I spent today in a local college library researching the history and theory of modern architecture. The International Style of the c. 1920s-1970s served as an inspiration for my Toy Tiles pattern collection (and also, I kind of really love this architectural style), but that post will have to wait until I’ve recovered from information overload.
So instead, here are some pictures of a thing I made:
A quilt, more precisely–and my first patchwork quilt at that. Also my first project larger than crib-size, which was an adventure to quilt on my home machine. But I’m absurdly happy with it and its broad, crisp expanse of white, which is proving perfect for the sultry summer weather that’s coming to St. Louis.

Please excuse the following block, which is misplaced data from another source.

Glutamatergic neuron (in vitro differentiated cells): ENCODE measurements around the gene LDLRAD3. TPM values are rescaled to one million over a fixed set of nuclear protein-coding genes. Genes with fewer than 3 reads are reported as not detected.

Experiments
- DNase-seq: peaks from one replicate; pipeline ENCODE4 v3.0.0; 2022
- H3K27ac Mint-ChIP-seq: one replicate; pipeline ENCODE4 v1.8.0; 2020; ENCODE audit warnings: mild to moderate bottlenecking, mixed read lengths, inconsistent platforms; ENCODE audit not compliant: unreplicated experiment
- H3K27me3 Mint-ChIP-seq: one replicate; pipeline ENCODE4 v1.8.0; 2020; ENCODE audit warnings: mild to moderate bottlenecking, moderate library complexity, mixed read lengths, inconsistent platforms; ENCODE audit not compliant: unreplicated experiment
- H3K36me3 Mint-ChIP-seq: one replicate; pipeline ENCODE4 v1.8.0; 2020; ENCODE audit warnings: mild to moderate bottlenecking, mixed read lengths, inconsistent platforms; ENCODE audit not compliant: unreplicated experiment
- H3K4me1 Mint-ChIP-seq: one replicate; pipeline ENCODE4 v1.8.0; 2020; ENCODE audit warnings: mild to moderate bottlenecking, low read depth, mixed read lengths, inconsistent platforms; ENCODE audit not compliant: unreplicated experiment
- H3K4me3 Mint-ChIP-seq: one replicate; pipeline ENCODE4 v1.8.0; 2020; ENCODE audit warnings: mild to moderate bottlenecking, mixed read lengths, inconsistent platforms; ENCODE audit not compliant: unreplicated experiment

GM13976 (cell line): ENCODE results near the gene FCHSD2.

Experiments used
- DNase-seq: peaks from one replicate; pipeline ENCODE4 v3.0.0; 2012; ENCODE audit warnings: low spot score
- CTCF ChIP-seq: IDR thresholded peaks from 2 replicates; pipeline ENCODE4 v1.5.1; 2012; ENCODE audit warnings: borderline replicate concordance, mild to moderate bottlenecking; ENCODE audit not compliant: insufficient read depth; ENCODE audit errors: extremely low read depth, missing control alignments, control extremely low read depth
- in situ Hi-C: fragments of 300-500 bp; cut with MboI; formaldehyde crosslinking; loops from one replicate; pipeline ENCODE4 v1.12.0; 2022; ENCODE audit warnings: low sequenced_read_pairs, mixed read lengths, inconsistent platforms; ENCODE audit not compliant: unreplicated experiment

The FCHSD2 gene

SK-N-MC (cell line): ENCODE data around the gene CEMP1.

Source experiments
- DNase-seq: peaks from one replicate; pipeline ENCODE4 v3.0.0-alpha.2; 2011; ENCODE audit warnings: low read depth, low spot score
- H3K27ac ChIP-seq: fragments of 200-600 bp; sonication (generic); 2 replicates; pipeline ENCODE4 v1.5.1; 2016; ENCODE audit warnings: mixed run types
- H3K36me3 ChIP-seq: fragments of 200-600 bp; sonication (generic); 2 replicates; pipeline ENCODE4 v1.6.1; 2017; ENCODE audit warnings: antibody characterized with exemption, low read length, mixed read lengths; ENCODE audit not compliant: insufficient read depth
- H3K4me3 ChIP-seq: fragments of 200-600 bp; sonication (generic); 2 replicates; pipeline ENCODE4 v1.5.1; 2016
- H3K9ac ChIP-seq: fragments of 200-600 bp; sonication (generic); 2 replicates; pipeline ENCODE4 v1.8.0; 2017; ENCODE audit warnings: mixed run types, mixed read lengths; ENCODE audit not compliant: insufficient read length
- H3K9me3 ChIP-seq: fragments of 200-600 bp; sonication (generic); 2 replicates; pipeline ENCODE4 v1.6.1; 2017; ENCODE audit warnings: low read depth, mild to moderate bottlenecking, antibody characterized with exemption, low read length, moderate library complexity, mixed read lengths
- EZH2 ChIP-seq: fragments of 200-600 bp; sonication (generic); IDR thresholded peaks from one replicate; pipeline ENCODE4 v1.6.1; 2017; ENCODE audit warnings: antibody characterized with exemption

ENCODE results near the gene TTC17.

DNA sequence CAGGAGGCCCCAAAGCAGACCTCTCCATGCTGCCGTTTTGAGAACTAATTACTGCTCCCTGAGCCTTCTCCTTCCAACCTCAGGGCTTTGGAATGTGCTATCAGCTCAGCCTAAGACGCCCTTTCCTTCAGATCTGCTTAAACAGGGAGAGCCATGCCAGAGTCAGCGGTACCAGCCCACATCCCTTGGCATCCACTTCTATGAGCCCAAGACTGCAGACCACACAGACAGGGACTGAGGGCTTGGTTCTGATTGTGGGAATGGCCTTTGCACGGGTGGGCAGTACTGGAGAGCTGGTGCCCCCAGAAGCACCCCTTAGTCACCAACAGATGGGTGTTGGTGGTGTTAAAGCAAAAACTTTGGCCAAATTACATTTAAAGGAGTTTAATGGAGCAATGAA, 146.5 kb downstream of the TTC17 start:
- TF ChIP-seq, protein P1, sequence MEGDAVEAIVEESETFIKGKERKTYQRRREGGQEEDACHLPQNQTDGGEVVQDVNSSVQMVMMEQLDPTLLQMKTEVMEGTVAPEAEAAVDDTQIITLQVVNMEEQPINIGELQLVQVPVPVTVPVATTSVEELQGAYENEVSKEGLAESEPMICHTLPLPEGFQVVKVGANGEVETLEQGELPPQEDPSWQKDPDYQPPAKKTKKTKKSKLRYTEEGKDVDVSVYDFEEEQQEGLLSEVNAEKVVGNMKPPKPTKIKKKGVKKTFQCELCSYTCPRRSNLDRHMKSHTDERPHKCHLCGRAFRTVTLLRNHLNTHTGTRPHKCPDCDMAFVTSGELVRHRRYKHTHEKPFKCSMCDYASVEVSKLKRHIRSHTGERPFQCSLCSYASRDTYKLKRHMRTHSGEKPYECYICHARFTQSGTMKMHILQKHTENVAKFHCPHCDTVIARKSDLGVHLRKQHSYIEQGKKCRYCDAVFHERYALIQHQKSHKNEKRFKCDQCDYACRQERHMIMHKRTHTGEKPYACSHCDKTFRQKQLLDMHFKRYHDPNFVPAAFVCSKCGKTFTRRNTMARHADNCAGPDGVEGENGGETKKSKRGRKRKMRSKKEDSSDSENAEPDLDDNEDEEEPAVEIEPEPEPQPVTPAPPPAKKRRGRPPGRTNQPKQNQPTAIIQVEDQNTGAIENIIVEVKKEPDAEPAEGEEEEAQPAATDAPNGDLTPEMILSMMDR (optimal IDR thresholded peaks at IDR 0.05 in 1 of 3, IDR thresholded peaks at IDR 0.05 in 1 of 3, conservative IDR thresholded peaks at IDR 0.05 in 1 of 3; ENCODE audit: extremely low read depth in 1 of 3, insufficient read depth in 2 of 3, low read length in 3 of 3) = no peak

I used the brilliant Rectangle Squared pattern from Film in the Fridge (although I enlarged the blocks a bit) for the front, and Elizabeth Hartman’s excellent Mod Mosaic tutorial to piece the strip across the back. The fabrics are from various collections by Joel Dewberry, and I ended up using a much broader palette than I expected. I told myself to just trust that fabrics from a single designer would mesh in the end, and I’m really happy with how they do!
I based the quilting on Frank Stella’s Bethlehem’s Hospital of 1967. I needed a pattern that used straight lines, since that is the limit of my machine quilting skills. But I also liked the way that the the right angles create the form of a square within the larger rectangle–it seems like the perfect quilting pattern for Ashley’s Rectangle Squared pattern.
As I was finishing this one, I was obsessing over ideas for my next quilt. Never mind that a “next quilt” wasn’t necessarily inevitable until I started this one. I guess I’ve caught the bug.